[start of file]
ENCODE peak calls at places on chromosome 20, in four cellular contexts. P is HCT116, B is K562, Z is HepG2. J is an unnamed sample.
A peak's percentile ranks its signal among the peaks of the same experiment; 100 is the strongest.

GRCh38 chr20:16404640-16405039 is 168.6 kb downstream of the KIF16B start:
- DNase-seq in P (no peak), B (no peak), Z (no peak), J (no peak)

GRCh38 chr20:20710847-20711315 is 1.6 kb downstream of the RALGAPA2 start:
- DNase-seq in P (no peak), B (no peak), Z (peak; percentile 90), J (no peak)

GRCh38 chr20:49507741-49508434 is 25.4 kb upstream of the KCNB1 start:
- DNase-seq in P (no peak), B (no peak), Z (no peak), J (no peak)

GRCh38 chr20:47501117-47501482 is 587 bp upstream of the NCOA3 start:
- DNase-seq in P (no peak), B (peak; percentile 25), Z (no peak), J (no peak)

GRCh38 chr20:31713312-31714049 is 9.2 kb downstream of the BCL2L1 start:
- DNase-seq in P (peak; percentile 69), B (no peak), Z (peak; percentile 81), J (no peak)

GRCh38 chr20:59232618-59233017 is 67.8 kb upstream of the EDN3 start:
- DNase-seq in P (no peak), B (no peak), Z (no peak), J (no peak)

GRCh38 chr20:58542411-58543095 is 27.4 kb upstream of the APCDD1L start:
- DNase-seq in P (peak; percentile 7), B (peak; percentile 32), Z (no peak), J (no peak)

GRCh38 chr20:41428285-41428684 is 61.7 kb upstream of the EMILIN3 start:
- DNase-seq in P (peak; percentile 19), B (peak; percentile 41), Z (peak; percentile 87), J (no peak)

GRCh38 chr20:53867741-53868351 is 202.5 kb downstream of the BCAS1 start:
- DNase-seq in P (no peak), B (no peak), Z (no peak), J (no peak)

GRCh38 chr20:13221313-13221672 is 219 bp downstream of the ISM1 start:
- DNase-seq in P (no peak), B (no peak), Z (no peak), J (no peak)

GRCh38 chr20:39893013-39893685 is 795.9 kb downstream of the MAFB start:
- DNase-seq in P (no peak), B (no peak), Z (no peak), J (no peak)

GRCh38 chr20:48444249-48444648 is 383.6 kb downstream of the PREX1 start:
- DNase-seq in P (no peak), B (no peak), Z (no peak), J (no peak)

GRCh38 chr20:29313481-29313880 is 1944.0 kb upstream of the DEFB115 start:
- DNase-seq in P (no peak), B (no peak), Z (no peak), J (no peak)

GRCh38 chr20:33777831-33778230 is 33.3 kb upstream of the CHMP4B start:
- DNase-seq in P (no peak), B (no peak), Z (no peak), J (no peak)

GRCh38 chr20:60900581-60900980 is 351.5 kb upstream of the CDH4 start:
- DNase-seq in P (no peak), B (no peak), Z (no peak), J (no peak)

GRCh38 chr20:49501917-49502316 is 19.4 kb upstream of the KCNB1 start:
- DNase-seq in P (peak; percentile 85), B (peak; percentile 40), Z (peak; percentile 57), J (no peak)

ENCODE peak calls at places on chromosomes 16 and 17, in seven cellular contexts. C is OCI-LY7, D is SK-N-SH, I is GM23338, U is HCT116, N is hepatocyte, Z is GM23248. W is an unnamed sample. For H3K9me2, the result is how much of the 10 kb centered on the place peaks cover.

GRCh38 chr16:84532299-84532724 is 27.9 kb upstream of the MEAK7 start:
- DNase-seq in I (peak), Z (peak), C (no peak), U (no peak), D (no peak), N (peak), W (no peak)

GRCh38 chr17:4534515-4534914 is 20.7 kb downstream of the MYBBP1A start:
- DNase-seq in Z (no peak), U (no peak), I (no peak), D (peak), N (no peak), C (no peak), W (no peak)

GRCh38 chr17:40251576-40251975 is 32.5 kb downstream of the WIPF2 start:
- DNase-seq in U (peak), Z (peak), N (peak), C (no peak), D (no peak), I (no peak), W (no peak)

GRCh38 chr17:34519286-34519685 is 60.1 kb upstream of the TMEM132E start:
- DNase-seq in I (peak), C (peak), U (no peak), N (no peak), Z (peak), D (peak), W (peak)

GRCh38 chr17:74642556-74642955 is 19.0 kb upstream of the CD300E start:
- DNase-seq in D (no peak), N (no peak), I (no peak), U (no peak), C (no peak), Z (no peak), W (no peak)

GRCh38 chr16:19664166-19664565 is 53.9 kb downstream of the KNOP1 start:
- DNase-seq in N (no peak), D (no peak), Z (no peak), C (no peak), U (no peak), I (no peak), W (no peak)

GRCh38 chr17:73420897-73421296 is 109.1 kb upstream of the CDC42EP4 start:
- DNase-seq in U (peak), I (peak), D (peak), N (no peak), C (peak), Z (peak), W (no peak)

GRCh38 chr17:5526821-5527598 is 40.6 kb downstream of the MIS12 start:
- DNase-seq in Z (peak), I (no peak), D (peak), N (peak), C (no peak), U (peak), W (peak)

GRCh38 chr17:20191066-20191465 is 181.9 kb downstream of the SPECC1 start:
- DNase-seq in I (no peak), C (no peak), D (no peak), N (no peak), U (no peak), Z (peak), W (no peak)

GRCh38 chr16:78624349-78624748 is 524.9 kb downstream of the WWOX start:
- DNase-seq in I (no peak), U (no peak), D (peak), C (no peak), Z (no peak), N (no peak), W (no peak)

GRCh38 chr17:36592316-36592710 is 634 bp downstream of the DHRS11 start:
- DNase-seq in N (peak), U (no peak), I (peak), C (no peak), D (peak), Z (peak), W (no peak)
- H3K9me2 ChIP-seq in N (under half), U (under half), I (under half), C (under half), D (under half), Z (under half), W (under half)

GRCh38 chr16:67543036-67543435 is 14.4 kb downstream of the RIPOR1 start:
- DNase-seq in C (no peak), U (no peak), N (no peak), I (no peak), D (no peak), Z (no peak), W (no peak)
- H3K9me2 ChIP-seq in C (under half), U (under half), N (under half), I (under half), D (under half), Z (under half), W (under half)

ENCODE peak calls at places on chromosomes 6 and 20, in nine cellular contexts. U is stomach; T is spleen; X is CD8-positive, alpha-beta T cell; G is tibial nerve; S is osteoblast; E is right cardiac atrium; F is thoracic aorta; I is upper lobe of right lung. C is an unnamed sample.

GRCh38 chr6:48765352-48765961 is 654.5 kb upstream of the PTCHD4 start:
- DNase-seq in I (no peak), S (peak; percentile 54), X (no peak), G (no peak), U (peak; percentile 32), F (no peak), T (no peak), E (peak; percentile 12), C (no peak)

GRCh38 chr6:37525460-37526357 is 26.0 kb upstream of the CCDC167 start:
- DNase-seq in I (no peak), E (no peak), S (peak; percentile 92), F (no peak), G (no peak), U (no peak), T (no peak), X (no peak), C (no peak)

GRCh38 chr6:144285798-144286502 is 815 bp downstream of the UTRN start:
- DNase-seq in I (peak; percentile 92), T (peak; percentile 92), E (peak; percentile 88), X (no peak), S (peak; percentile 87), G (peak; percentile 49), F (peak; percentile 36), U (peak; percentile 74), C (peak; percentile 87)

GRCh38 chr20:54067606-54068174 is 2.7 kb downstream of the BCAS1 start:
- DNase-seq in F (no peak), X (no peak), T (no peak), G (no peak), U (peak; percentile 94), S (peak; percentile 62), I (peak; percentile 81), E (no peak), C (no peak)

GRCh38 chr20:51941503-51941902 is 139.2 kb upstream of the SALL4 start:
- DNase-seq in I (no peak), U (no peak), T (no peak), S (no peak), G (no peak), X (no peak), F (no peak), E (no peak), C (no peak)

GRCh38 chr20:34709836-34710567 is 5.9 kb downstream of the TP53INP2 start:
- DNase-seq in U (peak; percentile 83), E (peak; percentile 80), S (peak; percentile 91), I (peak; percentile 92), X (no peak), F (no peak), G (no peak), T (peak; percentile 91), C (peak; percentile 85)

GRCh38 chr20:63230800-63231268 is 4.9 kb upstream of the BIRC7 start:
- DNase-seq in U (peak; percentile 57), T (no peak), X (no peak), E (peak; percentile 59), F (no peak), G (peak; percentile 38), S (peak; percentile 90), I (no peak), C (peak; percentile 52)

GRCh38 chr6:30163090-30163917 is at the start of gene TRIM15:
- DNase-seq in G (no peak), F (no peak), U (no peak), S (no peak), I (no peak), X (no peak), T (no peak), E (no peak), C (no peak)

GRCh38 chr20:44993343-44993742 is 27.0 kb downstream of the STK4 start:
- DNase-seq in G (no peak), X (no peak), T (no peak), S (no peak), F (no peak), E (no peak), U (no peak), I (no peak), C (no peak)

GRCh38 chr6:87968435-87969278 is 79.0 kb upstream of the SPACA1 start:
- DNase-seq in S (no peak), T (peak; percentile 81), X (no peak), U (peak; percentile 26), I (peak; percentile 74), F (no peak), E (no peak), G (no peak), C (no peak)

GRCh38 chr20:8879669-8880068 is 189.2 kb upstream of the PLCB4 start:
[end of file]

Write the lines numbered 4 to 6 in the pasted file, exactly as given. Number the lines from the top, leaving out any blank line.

- DNase-seq in P (no peak), B (no peak), Z (no peak), J (no peak)

GRCh38 chr20:20710847-20711315 is 1.6 kb downstream of the RALGAPA2 start:
- DNase-seq in P (no peak), B (no peak), Z (peak; percentile 90), J (no peak)